How to Develop a Performance Management System

Did you know that Challenge Consulting can provide a half-day workshop is designed for team leaders, supervisors and new managers who would like to learn or enhance the skills required to manage performance effectively? Learn more about performance management and its objectives, the management tools to make up an effective performance management system and more. To find out more about the Managing Employee Performance Workshop, click here. 

Performance management involves more than simply providing an annual review for each employee. It is about working together with that employee to identify strengths and weaknesses in their performance and how to help them be a more productive and effective worker. Learn how to develop a performance management system so that you can help everyone in your organisation work to their full potential.

1. Evaluate your current performance appraisal process. Look at what type of feedback you are providing to your employees. Determine if there is anything you need to change or add to the evaluation itself. You may decide to build on what you already have or to develop a new system altogether.

2. Identify organisational goals. Performance management systems help rally staff members around your organisation’s goals because they help staff know how they are to be involved in reaching that goal. Take the time to clarify what your goals are for the next year as a company.
– Identify processes or procedures that could be simplified or done more effectively.
– Declare your sales goals for the next year or new products you would like to develop.
– Share your hope for better communication between departments and staff members.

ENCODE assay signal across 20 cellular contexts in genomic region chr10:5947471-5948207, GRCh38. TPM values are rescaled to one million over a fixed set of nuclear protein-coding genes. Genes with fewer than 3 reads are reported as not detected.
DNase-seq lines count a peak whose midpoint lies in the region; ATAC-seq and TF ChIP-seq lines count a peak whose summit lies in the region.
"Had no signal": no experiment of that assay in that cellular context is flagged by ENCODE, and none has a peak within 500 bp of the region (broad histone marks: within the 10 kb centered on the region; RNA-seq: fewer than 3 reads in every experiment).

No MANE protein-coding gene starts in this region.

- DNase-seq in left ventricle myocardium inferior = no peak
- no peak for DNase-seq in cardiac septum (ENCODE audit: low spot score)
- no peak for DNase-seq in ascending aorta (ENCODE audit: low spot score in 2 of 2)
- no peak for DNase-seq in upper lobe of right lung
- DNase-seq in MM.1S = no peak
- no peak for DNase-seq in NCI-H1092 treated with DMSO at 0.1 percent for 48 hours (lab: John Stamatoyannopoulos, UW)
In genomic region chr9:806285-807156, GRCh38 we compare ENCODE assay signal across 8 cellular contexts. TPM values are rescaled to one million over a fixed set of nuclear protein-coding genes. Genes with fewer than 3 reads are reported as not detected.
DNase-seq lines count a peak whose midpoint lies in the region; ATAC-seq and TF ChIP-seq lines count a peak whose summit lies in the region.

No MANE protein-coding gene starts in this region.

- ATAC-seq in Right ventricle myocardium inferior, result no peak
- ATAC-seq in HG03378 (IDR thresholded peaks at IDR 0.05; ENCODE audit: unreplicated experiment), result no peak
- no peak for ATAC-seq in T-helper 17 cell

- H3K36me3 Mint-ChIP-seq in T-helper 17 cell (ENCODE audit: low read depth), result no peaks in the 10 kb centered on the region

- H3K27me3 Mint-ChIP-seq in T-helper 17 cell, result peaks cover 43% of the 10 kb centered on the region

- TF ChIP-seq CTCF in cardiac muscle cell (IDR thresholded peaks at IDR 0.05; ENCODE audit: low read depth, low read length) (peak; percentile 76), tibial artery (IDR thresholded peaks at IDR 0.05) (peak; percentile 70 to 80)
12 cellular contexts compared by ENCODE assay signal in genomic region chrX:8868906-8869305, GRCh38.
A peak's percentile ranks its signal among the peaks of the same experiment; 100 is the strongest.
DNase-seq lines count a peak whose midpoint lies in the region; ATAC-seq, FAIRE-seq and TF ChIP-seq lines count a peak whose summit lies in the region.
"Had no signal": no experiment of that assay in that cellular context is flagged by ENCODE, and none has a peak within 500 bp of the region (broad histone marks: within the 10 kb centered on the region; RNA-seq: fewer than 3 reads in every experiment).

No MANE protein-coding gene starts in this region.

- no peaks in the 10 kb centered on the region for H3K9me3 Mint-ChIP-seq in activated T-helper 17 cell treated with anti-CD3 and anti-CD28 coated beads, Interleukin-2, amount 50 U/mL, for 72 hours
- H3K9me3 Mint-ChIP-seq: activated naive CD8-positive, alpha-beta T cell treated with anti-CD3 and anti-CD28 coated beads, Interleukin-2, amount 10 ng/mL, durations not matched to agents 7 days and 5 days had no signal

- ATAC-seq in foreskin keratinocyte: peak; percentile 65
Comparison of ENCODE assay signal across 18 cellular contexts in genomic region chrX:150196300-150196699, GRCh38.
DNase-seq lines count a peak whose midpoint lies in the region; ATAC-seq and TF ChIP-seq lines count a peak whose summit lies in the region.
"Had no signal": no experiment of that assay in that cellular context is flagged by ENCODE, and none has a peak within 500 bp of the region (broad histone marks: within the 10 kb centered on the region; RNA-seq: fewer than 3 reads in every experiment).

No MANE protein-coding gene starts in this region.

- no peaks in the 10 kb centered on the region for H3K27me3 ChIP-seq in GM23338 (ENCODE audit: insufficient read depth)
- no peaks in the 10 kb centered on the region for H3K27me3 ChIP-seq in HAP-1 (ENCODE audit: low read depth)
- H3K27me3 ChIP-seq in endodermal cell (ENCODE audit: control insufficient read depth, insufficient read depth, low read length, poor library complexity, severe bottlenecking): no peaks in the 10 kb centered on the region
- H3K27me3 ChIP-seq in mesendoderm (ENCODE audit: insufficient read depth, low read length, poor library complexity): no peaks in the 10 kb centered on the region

3. Set performance expectations. As you sit down with each employee, clearly lay out your expectations for them.
– Acknowledge what they are already doing well. Use this to encourage them.

– Share some weaknesses that you have observed in them and in their work habits, and how overcoming those would help their performance in the company.

– Identify specific things you would like them to accomplish over the next year, or whatever time frame works best for you. Prioritise these so the staff member knows which is most important and make sure to give them a deadline for each task.

4. Monitor and develop their performance throughout the year. As employees begin to work on their performance, keep an eye on how they are doing. If they appear to be struggling to meet performance expectations, talk with them and see if you can offer any support or coaching.

5. Evaluate their performance. At each performance review, let the employee know how they are doing. It is often helpful to assign a numeric value on a scale, rating the employee from “not meeting expectations” to “meets expectations” to “exceeds expectations.”

– Provide feedback on their performance. Be as specific as possible, noting key examples of when they demonstrated a certain quality.

– Talk about the consequences or rewards of their performance. Let them know if they are on probation, are getting a raise in pay, changes in vacation days, or any other relevant action.

– Discuss any problems they may be having. Listen to their concerns or worries as you talk through potential solutions.

6. Set new performance expectations for the next year. Some items may be the same. However, since these are also based on organisational goals, you will need to re-examine your goals for the upcoming year.


– Reward and celebrate often. If a team exceeds expectations in meeting a specific deadline, take them out to lunch. If an individual is regularly staying late to make sure things get completed, find a way to thank them for their effort.

– Put your performance plans in writing. This provides a record that both the organisation and the employee can return to. It also verifies that both parties saw and agreed to the plan (via their signatures).

– Tell your employees about the new performance management system. Explain why this change needed to take place and how it will help them as a staff member and the organisation as a whole.